The sensory perception of a place, perceived and interpreted to understand the environment, is analyzed in two cognitive areas: those related to intelligence and those related to imagination. Scientific advances in architectural experience perception concern the approaches of “neuroarchitecture[16][17] and “neuroaesthetics[18][19] that try to clarify the neural substrata of aesthetic responses. These approaches are currently used synonymously with “emotional design[20] or “cognitive-emotional design[21], but their difference refers to the objects of study: urban areas and buildings in the first case, and all design forms in the second case (e.g., devices, furniture, jewelry, buildings) [14]. Although subjective indicators are fundamental elements for individuals’ spatial experiences, it is proved that the human body responds to surrounding stimuli before a conscious interpretation of emotions and perceptions [22]. Visual perception of the context is the primary form of space interpretation [23], as it is estimated that vision is responsible for 80–85% of the information we have on the world [24]. Visual perception is sensitive to spatial relations of shapes, dimensions, distances, colors, orientations, and movements [24]. Then, other sensations play a role of 15–20%. Visual dominance is natural, but multi-sensory perception is more effective. Despite this, many theories on spatial and architectural planning deal only with the analysis of visual impact. Visibility analysis is most widely practiced in urban planning [25][26] through multiple [27] and cumulative viewsheds [28], which, respectively, combine and overlap different spatial images. Visibility mapping is also used for determining the attractivity of a cityscape through the visualization of dominant landmarks [29]. Recently, the role of soundscapes in the attractivity of urban planning has also been analyzed [30]. More in general, the quality and attractiveness of these spaces are determined by their impact in accordance with the need and function, interaction with its participant, and the identity of the place [31].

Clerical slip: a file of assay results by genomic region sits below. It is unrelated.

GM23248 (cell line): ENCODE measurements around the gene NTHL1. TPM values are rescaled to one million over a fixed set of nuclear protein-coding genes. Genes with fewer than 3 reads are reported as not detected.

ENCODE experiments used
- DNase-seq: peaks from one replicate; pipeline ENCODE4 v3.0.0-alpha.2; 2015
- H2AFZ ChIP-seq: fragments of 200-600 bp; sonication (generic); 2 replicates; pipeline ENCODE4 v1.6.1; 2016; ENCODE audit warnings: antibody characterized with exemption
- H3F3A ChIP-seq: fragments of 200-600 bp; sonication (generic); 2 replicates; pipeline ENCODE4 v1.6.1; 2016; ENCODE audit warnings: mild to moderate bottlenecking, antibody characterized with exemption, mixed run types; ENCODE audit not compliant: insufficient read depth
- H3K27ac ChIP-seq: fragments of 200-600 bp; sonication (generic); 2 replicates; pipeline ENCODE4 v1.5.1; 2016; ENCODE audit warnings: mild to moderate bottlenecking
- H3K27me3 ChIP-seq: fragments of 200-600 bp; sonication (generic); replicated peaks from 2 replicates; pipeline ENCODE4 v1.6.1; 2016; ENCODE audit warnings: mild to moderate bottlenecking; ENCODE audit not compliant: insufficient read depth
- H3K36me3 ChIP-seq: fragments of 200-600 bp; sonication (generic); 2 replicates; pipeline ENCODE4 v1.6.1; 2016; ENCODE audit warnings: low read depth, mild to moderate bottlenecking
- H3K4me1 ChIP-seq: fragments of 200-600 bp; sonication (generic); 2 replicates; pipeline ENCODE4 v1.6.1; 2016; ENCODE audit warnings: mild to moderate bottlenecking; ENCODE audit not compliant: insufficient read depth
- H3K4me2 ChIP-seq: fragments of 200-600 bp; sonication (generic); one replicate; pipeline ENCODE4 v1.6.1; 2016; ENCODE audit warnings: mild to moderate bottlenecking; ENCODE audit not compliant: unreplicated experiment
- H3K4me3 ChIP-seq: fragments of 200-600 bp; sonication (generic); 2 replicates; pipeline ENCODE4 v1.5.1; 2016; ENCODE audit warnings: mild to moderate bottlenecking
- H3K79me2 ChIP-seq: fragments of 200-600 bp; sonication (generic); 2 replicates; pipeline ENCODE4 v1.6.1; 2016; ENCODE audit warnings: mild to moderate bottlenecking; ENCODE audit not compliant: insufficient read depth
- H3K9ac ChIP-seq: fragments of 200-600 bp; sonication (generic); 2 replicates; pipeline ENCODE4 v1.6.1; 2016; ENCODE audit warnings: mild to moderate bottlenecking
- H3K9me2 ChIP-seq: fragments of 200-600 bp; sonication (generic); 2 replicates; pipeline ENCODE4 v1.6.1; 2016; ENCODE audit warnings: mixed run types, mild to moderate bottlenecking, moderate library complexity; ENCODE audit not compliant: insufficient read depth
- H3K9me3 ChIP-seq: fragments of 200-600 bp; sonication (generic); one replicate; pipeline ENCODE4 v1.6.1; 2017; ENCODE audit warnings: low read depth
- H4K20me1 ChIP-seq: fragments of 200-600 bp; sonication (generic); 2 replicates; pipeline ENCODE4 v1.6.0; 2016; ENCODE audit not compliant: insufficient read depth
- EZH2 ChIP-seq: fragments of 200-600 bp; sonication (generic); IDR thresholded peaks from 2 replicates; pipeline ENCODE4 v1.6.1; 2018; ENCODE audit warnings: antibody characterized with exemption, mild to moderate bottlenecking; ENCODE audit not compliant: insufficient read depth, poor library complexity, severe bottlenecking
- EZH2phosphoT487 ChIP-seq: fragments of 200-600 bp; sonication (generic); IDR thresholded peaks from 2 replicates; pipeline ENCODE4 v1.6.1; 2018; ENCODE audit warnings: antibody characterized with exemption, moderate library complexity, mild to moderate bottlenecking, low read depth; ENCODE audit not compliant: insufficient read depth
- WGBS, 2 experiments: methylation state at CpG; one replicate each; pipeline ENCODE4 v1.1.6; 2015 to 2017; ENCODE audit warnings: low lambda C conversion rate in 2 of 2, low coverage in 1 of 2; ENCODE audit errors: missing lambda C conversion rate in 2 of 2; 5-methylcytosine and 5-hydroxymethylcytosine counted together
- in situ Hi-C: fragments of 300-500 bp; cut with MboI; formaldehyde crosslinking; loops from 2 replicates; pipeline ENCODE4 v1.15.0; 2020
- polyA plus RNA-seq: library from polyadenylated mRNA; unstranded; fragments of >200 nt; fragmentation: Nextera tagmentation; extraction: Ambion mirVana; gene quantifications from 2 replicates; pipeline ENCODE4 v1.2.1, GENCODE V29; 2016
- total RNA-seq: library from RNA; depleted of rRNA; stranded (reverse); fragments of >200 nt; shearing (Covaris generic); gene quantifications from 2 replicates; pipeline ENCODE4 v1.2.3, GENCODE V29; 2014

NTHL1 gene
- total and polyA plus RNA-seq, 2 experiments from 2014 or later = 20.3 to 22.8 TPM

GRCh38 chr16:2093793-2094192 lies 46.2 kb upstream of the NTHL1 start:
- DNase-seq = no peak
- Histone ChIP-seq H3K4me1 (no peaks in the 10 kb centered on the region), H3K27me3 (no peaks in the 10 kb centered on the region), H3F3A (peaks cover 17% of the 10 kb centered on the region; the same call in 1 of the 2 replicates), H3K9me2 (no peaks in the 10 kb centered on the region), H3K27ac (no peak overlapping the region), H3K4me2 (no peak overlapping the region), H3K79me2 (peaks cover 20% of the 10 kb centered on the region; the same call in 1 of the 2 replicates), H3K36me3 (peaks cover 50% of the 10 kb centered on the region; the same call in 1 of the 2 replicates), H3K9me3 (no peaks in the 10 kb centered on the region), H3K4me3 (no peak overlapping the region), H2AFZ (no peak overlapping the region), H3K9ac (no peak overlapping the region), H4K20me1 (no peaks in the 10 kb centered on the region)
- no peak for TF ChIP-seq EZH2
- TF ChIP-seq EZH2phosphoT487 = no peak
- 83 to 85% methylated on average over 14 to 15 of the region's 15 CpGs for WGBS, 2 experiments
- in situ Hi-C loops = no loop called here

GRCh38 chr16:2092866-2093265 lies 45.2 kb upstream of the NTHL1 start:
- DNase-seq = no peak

Inside spaces, an increasingly common phenomenon is the emergence of hybrid cultural spaces, open to various activities as well as to users with diverse and often opposing needs. Multifunction can create conflicts between different elements, effects, plans, and performed functions [32]. Conflict is a natural phenomenon: it results from conflicting interests and expectations of users or decision-makers toward the same space. Moreover, thanks to their inextricable link to creativity, they can become a catalyst for the revitalization of a wider urban context [33]. Regenerative design is normally used to address new challenges related to environmental preservation, social engagement, human well-being, and economic development [15], as well as to solve negative impacts related to urban sprawl, touristic pressure, building abandonment, and climate changes [34]. Revitalization is not a new activity; it accompanies the process of shaping cities from the beginning of their existence. It has a significant impact on the development of civilization and updates functional and spatial standards [35]. One cannot talk about revitalization without adding value to what exists [14]. Thus, these apparently friendly spaces can minimize interpersonal conflicts with constructive dialogue, ultimately leading to generally positive solutions. Inside spaces, public spaces are multifunctional components of the urban structure. They have a physical dimension (private or public property) and a social dimension (activities and events) that are interdependent [36]. The high quality of public space gives the opportunity to create a higher level of social relations, «(…) it also ensures the cultural identity of the place, being an important element of the inhabitants’ identification with the city» [36] (p. 12–13).